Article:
With summer officially starting next week and the weather about to heat up, let's focus on the hot corner. Better yet, let's cover a trio of third basemen in this week's buy-low candidates.For those who are set at that position or simply seeking a little variety, we'll throw a starting
With summer officially starting next week and the weather about to heat up, let's focus on the hot corner. Better yet, let's cover a trio of third basemen in this week's buy-low candidates.
For those who are set at that position or simply seeking a little variety, we'll throw a starting pitcher primed for a breakout into the mix, too.
Justin Turner, 3B, Dodgers
After Turner's star-making campaign in 2017, owners who drafted him this season were expecting steady production once the Dodgers third baseman returned from a fractured left wrist suffered when he was hit by a pitch late in Spring Training. That hasn't been the case, frustrating anyone who has rostered Turner to this point.
The 33-year-old is slashing just .243/.325/.343 with only one home run in 20 games since returning May 15. Making matters worse, Turner has been experiencing soreness in the wrist recently, forcing him out of the starting lineup since June 6.
All of the above adds up to an opportunity to buy low on Turner. Recovering from this type of injury often means a player's power is diminished in the short term, and that clearly is the case here. Is there a risk that you deal for Turner and his power remains underwhelming for the rest of 2018? Sure. But Turner has maintained his elite plate discipline and bat-to-ball skills -- sporting a 10.0 percent walk rate and an 8.8 percent strikeout rate -- which is a sign that he can turn his season around if his wrist gets right.
Rafael Devers, 3B, Red Sox
So much for that breakout first full big league season, huh? Devers was a revelation of sorts upon his callup late last July when the Red Sox were desperate for someone to handle third base, hitting .289/.358/.537 in his first 32 games before cooling in September. Needless to say, that got fantasy folks super psyched for what was to come in 2018.
Well, they're still waiting. Devers owns a .231/.285/.401 line through his initial 64 contests this season, and his owners must be even more turned off because a number of Red Sox hitters -- from Mookie Betts and J.D. Martinez to Andrew Benintendi and Xander Bogaerts to even Mitch Moreland -- are thriving.
This is where we remind you that the development of former top prospects like Devers is not often predictable and never linear, especially early in their careers. Devers is struggling some with strikeouts (26.6 percent), but it's not dire. When he does make contact, his average exit velocity (92.2 mph) is among the top 20 in baseball (min. 100 batted balls).
That's promising, as is the fact that Devers hits in one of baseball's best lineups and still is just 21 years old. A little patience is required, and the adjustment might not come this season -- but if it does, you'll be glad you landed Devers at a deeply discounted price.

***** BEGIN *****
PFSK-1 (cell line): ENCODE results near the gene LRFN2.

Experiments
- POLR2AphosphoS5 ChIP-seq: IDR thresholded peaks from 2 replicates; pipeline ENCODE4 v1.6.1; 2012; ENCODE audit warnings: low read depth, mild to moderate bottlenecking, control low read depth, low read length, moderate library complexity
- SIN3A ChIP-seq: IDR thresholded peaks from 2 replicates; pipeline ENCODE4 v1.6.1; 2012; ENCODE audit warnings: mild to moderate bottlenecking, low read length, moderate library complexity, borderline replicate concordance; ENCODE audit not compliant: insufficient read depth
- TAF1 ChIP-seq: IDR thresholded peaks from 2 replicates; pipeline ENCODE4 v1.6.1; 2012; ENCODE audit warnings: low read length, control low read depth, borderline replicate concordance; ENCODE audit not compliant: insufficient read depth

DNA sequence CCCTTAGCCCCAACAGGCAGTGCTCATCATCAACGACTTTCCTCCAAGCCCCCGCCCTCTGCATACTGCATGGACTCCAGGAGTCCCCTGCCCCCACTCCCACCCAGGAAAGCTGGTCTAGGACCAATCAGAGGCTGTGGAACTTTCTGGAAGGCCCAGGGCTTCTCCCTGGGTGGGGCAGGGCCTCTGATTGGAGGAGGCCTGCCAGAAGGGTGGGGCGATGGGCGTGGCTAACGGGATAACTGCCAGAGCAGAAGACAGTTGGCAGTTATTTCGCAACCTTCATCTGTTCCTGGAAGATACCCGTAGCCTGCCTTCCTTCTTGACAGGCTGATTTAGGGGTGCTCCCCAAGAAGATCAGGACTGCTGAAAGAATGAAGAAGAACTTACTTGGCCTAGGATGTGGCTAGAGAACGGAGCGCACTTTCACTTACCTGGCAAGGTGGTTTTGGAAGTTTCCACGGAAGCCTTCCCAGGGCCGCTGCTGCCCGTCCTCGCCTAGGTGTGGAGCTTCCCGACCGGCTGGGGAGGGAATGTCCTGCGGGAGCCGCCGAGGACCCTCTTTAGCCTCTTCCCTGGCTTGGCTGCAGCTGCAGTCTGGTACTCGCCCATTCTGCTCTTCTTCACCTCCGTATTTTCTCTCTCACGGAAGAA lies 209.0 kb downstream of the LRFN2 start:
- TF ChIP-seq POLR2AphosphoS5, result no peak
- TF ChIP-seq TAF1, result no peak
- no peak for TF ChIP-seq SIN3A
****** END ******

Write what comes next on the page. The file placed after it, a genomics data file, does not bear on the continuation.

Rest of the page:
Jake Lamb, 3B, D-backs
Lamb's stats are severely suppressed primarily because he missed six whole weeks very early on with a left shoulder injury. He's played only 23 games and accumulated all of 98 plate appearances, so Lamb hasn't really had the chance to get going.
His owner likely knows this, and yet it's tough to look at a .235 average, 11 runs, four homers and 18 RBIs and not feel like Lamb has performed poorly. Heck, the D-backs third baseman may even have been displaced as the starter on many a fantasy roster by now.
That makes him ripe for being plucked at well below-market cost in a trade. Why wouldn't you want to snipe an in-his-prime 27-year-old coming off a 2016-17 in which he averaged 85 runs, 30 doubles, 30 homers and 98 RBIs with an .843 OPS? Add in the fact that Lamb is walking (14.3 percent) and whiffing (21.4 percent) at career-best rates, and it's merely a matter of time before he starts resembling the slugger he was during the past two seasons.
Jameson Taillon, SP, Pirates
Taillon's buy-low case is less about capitalizing on an underperforming or injured player and more about swooping in to snag a possible star in the making. Although the Pirates right-hander is doing well enough, he hasn't really stood out as more than a solid SP4 in most fantasy formats, recording three wins with a 4.08 ERA and a 1.20 WHIP.
But look a little deeper, and it looks a lot better. Taillon has a strong 3.61 FIP, as he's posted solid strikeout (22.7 percent) and walk (6.4 percent) rates while recording a 1.0 HR/9 rate. Even more impressive and promising? Based on his strikeouts, walks, exit velocity and launch angle allowed -- also known as his "expected stats" -- Taillon ranks among the top 20 (minimum 200 plate appearances) in xBA (.218), xSLG (.375) and xwOBA (.280).
Still just 26 years old, Taillon continues to improve and has yet to put it all together, at least in terms of results. There's a potential fantasy SP2 lurking here, and there's a chance the Taillon owner in your league doesn't know it yet.
Jason Catania is a fantasy baseball writer for MLB.com.